Amtrak to Celebrate 30th Anniversary of Crescent Service between New York and New Orleans
Events Scheduled for National Train Day, May 9th
WASHINGTON – Amtrak will commemorate the 30th anniversary of their operation of the historic Crescent service as part of National Train Day on May 9th with a special event in New Orleans, and smaller events at stops along the train’s route in Atlanta, and Meridian and Hattiesburg, Miss.
“From the Big Apple to the Big Easy, the Crescent represents rail travel’s connection to the past as well as its importance as a vital transportation alternative for the future,” said Emmett Fremaux Amtrak’s vice president of marketing and product management. “We look forward to celebrating this milestone anniversary on the day that America celebrates train travel.”
The event at New Orleans Union Passenger Terminal will include exhibits, entertainment and a display of current Amtrak equipment as well as historic private rail cars. Scott Miller and the Commonwealth will perform as the event’s finale. Details on the events planned at the other locations may be found online at NationalTrainDay.com.
In addition, Amtrak has commissioned artwork by graphic artist Michael Schwab depicting the Crescent. The artwork will be used on advertising, posters and other materials celebrating the Crescent’s anniversary.
To raise awareness of the vital role rail plays in our nation’s transportation system, Amtrak will celebrate its second annual National Train Day on May 9, 2009.
History of the Crescent
With a history that goes back to 1891, Amtrak’s Crescent is a descendant of the famed Washington and Southwestern Vestibuled Limited. The “Vestibule,” as it came to be known, was the first train to feature enclosed vestibules making the walk between cars much more pleasant particularly during bad weather.
Through the years, the service continued under different owners and different names. In 1970 the service was dubbed the Southern Crescent as it was the combination of two services — the Southerner and the Crescent — that had previously operated separately between New York and New Orleans. This version of the service was operated by Southern Railway and was one of the last privately-operated long distance passenger trains in the U.S. On February 1, 1979 the Southern Railway ceased passenger rail service, and Amtrak took over the operation of the Southern Crescent, renaming it the Crescent, a salute to the crescent moon-like shape of the city of New Orleans.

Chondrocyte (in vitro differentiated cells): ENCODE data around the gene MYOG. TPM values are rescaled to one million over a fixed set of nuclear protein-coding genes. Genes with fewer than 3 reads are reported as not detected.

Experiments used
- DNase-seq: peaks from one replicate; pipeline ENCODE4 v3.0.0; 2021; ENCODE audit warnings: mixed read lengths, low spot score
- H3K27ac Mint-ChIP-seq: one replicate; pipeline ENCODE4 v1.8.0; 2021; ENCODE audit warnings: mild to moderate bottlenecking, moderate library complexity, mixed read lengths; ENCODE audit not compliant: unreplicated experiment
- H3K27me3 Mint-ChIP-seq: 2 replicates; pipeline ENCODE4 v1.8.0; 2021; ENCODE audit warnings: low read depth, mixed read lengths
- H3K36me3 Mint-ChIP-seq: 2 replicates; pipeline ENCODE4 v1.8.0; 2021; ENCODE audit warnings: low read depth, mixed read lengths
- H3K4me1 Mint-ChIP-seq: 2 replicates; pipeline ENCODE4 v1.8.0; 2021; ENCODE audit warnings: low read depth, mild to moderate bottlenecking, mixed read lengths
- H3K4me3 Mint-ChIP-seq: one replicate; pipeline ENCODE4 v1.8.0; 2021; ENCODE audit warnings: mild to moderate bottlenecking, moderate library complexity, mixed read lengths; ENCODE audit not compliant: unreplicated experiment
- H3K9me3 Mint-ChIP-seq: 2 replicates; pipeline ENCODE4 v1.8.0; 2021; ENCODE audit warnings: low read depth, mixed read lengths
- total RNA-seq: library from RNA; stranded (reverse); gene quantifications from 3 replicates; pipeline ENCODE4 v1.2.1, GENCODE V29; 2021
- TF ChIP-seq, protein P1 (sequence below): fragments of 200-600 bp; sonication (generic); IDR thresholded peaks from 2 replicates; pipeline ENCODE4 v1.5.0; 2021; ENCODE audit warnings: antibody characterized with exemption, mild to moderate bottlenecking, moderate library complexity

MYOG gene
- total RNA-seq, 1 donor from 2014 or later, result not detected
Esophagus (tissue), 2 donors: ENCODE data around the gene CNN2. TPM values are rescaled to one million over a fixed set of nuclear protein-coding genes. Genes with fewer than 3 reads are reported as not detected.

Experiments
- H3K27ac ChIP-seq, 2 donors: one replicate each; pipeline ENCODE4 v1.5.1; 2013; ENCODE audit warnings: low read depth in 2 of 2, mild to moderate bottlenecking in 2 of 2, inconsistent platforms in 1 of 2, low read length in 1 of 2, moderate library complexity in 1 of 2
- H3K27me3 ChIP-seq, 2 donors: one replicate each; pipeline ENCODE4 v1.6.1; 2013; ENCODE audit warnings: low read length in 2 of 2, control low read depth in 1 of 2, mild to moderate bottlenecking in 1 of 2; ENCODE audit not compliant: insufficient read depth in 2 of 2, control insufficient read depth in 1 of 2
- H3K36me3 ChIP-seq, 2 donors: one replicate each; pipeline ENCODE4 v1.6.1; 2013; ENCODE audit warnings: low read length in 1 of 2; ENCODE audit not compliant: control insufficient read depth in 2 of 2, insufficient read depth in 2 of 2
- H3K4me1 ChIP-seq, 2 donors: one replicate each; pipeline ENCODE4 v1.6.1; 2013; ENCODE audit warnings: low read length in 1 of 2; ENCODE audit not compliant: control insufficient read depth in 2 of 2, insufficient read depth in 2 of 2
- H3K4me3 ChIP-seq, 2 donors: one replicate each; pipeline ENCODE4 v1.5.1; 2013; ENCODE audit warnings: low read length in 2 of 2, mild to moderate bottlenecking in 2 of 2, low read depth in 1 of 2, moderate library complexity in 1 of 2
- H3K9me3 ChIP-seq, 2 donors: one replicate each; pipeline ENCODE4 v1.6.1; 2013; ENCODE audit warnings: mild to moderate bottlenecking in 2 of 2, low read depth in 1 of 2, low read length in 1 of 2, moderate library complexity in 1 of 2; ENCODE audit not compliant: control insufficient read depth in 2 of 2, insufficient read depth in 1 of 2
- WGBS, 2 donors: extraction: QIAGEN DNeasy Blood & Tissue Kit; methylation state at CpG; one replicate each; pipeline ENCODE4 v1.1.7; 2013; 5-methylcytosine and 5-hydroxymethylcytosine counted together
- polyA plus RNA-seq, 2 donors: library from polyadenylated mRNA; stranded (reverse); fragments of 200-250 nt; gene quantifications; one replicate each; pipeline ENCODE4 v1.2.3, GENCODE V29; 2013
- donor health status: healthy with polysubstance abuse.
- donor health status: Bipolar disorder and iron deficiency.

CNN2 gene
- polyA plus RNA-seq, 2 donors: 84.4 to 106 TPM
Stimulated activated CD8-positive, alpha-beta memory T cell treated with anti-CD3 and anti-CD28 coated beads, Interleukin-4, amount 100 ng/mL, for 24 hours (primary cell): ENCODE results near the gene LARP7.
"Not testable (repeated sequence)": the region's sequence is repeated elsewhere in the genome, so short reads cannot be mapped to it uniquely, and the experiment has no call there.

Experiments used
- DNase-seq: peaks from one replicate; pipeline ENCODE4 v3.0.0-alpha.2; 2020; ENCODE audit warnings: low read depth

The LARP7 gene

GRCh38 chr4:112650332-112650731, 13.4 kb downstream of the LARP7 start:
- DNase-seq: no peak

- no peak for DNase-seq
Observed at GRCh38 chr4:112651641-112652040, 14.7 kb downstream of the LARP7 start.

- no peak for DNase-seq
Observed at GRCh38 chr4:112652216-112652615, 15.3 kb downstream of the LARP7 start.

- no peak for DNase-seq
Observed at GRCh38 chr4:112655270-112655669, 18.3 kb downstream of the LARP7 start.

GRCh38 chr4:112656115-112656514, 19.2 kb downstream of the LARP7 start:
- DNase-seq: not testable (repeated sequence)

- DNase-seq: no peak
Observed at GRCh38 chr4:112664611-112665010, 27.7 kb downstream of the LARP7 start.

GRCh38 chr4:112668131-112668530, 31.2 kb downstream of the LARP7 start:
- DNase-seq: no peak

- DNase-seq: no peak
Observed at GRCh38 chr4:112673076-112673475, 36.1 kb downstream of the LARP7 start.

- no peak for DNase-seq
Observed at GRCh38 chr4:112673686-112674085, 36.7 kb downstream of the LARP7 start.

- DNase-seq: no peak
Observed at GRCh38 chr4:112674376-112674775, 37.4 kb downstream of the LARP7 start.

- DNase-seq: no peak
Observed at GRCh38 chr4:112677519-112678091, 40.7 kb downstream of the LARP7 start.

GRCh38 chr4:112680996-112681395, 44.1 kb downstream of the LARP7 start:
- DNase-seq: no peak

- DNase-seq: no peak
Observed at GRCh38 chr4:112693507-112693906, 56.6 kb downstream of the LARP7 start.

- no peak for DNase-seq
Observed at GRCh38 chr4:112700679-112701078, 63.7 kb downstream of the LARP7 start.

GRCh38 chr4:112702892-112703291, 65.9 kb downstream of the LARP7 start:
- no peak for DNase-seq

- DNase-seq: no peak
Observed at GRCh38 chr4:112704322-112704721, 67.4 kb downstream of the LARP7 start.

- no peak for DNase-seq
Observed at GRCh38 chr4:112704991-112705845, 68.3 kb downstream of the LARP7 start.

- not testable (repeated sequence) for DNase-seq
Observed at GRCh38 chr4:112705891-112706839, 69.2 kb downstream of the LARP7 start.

Amtrak’s current Crescent service continues to offer travelers a number of amenities that have been available on the route for years. Passengers may choose from wide Coach seats with ample legroom or sleeping accommodations with room for up to two travelers per room.
New Dining Car Menu
The Crescent’s predecessor, the Vestibuled Limited, featured the first dining car on service between New York and New Orleans and since that time, dining on board the Crescent has been an event. With table cloths and full meal service, the dining car offers passengers an experience unlike any other. More than simply a meal, the Crescent offers diners the opportunity to sample regional cuisine with numerous selections available, all prepared on board.
Beginning in June, a new menu will be offered in the Crescent’s dining car. Selections will include Low Country Shrimp and Grits, Louisiana Crawfish Etouffee, Coastal Crab Cakes with Remoulade Sauce and Seared Catfish Creole topped off with a Mississippi Snickers Mud Cake or Southern Pecan Pie — all items inspired by the rich culinary regions of the train’s route.
The Crescent, trains 19 and 20, travels through more states — including the District of Columbia — than any other Amtrak route. Offering daily service, the 1,377-mile route travels from New York’s Penn Station to the New Orleans Union Passenger Terminal in 30 hours, stopping in 33 communities along the way.
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